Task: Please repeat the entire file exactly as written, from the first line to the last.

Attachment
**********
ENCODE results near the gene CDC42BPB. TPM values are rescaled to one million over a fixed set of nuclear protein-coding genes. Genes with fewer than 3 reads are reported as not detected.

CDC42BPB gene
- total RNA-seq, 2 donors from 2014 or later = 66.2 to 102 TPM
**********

ENCODE results near the gene CDC42BPB. TPM values are rescaled to one million over a fixed set of nuclear protein-coding genes. Genes with fewer than 3 reads are reported as not detected.

CDC42BPB gene
- total RNA-seq, 2 donors from 2014 or later = 66.2 to 102 TPM